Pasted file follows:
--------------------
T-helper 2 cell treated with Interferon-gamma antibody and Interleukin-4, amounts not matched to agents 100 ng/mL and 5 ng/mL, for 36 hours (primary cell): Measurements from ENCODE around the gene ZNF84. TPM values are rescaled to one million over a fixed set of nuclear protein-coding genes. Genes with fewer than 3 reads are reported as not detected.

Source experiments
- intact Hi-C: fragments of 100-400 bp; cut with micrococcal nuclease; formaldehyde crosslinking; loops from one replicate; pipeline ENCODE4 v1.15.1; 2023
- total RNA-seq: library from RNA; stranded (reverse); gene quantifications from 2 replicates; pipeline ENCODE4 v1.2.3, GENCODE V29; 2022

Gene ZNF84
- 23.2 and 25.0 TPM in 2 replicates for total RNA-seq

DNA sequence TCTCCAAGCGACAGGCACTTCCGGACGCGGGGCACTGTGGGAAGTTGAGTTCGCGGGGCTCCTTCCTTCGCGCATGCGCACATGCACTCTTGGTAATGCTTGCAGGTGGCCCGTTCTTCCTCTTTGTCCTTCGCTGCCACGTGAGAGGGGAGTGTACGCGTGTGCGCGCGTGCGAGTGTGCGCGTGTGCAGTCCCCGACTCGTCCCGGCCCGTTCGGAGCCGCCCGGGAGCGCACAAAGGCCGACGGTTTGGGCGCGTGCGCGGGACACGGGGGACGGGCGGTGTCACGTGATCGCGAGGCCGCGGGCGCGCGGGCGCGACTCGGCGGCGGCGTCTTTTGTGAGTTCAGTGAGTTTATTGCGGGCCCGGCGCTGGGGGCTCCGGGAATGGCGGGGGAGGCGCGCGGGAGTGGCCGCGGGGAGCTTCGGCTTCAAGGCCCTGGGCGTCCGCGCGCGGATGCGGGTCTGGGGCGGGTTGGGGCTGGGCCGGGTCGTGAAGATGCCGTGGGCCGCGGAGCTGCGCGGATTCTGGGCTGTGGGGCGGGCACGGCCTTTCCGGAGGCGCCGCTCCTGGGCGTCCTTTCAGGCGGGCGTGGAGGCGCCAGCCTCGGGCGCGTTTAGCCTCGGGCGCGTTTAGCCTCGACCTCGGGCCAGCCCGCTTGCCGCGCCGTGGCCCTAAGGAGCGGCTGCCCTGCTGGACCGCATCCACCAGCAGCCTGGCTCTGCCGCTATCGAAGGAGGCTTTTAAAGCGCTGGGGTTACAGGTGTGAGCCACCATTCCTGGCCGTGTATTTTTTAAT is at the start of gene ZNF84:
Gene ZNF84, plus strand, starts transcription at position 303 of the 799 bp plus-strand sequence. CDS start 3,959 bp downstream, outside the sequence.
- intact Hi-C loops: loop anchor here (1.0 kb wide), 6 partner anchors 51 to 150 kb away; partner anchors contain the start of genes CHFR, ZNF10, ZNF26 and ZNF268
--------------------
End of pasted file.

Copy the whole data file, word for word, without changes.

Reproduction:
T-helper 2 cell treated with Interferon-gamma antibody and Interleukin-4, amounts not matched to agents 100 ng/mL and 5 ng/mL, for 36 hours (primary cell): Measurements from ENCODE around the gene ZNF84. TPM values are rescaled to one million over a fixed set of nuclear protein-coding genes. Genes with fewer than 3 reads are reported as not detected.

Source experiments
- intact Hi-C: fragments of 100-400 bp; cut with micrococcal nuclease; formaldehyde crosslinking; loops from one replicate; pipeline ENCODE4 v1.15.1; 2023
- total RNA-seq: library from RNA; stranded (reverse); gene quantifications from 2 replicates; pipeline ENCODE4 v1.2.3, GENCODE V29; 2022

Gene ZNF84
- 23.2 and 25.0 TPM in 2 replicates for total RNA-seq

DNA sequence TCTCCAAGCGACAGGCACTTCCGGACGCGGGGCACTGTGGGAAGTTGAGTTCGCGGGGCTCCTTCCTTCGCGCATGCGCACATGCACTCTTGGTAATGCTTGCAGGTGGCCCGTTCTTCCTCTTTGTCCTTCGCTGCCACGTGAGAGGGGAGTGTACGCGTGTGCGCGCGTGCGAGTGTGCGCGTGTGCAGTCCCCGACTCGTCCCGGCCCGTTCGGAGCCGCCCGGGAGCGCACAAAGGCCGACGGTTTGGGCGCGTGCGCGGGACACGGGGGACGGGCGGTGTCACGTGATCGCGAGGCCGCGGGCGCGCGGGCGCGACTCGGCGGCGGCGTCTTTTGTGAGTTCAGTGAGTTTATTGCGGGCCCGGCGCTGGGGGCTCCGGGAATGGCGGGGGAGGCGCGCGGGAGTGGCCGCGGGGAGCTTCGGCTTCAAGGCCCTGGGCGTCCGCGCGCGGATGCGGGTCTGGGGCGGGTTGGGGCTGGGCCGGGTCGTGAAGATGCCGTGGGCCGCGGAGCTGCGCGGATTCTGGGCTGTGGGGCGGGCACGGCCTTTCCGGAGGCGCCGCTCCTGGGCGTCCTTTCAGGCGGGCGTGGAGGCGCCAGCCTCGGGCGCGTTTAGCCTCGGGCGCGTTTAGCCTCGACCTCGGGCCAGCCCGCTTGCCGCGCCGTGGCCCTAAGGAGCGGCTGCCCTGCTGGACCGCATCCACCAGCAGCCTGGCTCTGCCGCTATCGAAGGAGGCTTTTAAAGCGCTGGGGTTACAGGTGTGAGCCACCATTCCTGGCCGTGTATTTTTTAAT is at the start of gene ZNF84:
Gene ZNF84, plus strand, starts transcription at position 303 of the 799 bp plus-strand sequence. CDS start 3,959 bp downstream, outside the sequence.
- intact Hi-C loops: loop anchor here (1.0 kb wide), 6 partner anchors 51 to 150 kb away; partner anchors contain the start of genes CHFR, ZNF10, ZNF26 and ZNF268